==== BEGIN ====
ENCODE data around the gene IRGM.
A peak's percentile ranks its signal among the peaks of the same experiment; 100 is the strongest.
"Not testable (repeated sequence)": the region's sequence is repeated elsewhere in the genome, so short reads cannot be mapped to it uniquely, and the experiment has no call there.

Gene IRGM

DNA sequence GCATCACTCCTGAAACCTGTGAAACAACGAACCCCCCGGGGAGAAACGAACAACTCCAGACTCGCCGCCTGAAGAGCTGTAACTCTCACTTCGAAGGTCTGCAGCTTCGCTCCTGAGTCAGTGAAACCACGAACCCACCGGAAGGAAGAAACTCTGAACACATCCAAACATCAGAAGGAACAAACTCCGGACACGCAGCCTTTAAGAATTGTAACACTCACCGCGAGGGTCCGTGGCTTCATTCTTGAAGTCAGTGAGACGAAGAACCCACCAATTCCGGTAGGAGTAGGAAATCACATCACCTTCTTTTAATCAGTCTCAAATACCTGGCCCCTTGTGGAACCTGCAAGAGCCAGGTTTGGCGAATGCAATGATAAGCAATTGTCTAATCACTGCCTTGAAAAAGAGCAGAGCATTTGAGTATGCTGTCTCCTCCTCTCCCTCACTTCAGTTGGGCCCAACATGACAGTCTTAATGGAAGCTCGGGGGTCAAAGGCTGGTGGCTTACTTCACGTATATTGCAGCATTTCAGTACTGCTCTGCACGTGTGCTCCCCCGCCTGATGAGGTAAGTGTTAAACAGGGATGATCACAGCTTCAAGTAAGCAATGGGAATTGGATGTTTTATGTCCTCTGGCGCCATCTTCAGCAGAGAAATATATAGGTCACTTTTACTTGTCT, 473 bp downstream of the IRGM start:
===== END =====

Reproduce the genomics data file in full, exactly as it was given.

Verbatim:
ENCODE data around the gene IRGM.
A peak's percentile ranks its signal among the peaks of the same experiment; 100 is the strongest.
"Not testable (repeated sequence)": the region's sequence is repeated elsewhere in the genome, so short reads cannot be mapped to it uniquely, and the experiment has no call there.

Gene IRGM

DNA sequence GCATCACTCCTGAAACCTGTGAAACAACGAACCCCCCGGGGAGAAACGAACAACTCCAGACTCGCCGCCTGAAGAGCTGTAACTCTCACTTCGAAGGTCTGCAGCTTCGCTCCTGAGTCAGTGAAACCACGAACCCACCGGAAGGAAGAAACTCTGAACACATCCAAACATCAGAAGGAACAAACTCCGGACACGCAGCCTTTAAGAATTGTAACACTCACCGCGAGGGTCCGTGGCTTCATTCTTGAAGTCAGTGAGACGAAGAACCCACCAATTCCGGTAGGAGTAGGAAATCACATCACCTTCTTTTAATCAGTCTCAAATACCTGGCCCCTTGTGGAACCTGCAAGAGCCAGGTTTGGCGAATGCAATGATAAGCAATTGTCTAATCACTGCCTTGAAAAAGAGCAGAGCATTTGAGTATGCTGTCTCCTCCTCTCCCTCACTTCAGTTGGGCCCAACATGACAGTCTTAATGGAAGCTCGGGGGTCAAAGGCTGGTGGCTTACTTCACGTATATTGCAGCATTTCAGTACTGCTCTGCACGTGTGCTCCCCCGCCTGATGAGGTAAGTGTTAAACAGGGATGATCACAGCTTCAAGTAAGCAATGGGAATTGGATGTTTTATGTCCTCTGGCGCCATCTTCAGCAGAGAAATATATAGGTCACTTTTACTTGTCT, 473 bp downstream of the IRGM start: